Chase is one of the major banks that announced a suspension of its foreclosure efforts in the fall of 2010 amid revelations of industry-wide mortgage document fraud according to media reports at the time. In the rush to process hundreds of thousands of foreclosures, Chase allegedly employed people to supply the necessary signatures for the documents that allowed the foreclosures to go forward. This practice, common among the major banks, came to be known as "robo-signing" and has been the target of lawsuits ever since.
Despite supposedly having put a stop to these practices last year, Chase has continued to face allegations of wrongful foreclosure. The United Foreclosure Attorney Network has filed suit against JP Morgan Chase recently in Superior Court in Martinez (case # C-11-02390) alleging, among other things, that JP Morgan Chase has not followed proper endorsement and transfer procedure before it has attempted to enforce Plaintiffs' mortgage notes.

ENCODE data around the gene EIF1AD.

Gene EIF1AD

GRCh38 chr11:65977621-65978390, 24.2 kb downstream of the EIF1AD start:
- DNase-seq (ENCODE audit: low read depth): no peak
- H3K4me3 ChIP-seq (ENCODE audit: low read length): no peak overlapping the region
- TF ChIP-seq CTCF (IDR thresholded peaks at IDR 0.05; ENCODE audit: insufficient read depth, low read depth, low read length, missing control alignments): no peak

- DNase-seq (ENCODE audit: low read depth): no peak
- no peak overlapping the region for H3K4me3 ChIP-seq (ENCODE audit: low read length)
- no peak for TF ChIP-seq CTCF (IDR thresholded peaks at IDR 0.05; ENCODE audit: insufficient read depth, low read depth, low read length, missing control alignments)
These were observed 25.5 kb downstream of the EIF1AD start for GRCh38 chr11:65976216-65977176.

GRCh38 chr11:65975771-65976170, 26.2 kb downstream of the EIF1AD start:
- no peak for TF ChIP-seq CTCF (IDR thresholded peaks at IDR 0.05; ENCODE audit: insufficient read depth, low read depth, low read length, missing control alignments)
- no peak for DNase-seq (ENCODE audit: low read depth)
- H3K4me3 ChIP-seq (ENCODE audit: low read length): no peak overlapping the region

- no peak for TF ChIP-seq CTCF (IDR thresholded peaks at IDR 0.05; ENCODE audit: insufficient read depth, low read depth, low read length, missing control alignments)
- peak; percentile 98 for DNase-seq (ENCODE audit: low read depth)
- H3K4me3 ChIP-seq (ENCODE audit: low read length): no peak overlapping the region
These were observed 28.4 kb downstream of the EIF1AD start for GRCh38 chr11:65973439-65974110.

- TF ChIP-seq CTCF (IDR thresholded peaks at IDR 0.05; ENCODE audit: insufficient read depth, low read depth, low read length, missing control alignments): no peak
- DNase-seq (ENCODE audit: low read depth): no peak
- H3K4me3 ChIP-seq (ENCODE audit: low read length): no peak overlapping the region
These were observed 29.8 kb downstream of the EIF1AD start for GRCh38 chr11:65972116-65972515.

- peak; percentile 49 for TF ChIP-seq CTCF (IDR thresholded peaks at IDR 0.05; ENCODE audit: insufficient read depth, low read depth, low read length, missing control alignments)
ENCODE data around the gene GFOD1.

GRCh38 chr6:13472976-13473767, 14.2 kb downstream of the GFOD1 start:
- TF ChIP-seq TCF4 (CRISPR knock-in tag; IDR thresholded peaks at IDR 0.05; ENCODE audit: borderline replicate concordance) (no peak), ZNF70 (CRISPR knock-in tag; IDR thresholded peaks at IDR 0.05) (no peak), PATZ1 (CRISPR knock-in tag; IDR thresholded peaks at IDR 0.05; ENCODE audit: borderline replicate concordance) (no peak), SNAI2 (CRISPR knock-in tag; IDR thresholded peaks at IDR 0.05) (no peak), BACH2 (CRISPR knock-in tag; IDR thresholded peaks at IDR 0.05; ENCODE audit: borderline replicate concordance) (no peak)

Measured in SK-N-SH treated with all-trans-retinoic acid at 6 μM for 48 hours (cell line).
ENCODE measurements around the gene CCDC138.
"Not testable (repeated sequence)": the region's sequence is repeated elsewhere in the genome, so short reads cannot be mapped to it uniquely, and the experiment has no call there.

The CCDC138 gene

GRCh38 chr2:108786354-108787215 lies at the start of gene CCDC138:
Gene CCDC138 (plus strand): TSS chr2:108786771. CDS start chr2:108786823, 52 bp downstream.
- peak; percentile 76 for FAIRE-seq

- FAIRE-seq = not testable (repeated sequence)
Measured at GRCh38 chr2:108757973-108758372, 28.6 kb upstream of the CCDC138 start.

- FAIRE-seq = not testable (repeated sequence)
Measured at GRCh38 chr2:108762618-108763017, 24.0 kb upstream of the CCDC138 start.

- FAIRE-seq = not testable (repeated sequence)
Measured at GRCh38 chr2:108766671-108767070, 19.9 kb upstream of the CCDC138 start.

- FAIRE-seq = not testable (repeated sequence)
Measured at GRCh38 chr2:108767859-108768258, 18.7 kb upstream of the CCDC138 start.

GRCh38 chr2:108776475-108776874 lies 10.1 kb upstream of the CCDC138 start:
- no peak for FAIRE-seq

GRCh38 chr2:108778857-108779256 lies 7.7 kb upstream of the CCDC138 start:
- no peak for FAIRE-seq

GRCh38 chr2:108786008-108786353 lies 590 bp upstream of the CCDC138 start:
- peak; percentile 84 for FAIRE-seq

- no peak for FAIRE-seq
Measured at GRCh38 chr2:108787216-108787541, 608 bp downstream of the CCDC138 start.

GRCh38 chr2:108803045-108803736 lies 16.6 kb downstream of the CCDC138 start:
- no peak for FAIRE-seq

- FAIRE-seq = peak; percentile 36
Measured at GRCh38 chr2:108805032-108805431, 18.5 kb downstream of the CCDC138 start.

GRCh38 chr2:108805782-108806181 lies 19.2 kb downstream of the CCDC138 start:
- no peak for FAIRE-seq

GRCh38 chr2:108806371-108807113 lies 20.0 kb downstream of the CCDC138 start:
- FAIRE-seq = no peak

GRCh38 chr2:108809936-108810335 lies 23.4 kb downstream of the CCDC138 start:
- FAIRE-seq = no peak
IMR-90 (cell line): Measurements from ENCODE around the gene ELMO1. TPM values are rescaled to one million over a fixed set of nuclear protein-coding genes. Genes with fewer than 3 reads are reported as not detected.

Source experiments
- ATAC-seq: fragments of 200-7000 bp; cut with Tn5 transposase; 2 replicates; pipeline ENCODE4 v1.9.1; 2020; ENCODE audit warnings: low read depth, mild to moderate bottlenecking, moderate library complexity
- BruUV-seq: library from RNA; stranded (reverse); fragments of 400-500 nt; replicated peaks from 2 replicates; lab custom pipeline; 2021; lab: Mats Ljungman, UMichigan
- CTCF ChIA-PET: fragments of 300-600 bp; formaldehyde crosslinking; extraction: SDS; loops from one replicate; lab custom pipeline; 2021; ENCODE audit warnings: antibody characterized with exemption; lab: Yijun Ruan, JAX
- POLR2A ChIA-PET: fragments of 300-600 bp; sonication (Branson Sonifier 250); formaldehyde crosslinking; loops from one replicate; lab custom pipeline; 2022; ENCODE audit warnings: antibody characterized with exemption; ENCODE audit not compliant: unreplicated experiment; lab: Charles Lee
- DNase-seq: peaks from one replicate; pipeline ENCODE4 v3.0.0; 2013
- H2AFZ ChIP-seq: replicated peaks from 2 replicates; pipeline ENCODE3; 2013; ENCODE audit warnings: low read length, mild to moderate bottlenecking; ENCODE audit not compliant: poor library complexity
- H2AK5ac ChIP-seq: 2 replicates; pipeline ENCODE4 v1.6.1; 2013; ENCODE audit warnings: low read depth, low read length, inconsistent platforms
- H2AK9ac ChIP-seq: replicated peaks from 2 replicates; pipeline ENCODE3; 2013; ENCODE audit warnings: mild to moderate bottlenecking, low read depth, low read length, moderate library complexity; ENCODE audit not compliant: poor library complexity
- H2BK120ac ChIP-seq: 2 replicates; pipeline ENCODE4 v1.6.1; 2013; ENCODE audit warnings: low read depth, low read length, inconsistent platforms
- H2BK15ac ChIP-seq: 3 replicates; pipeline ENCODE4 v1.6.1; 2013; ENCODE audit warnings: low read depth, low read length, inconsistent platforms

Court documents reveal that while the Bank has blamed episodes on clerical errors, the Court found "clear and convincing evidence" that Chase had engaged in a "knowing deception intended to prevent defendants from discovery essential to defending their claims."
Instances continue to occur that suggest such wrongful foreclosure practices are ongoing. An examination of more than 5000 mortgages assigned to Washington Mutual Trusts revealed that the assignments were actually signed by JP Morgan Chase employees in order to foreclose. The employees allegedly signed on behalf of mortgage companies, and purported to assign mortgages and notes to Washington Mutual investment trusts that had actually closed years earlier. Washington Mutual was purchased by JP Morgan Chase after the assignments were supposed to have taken place. The false assignments where then used to initiate foreclosure proceedings on behalf of JP Morgan Chase.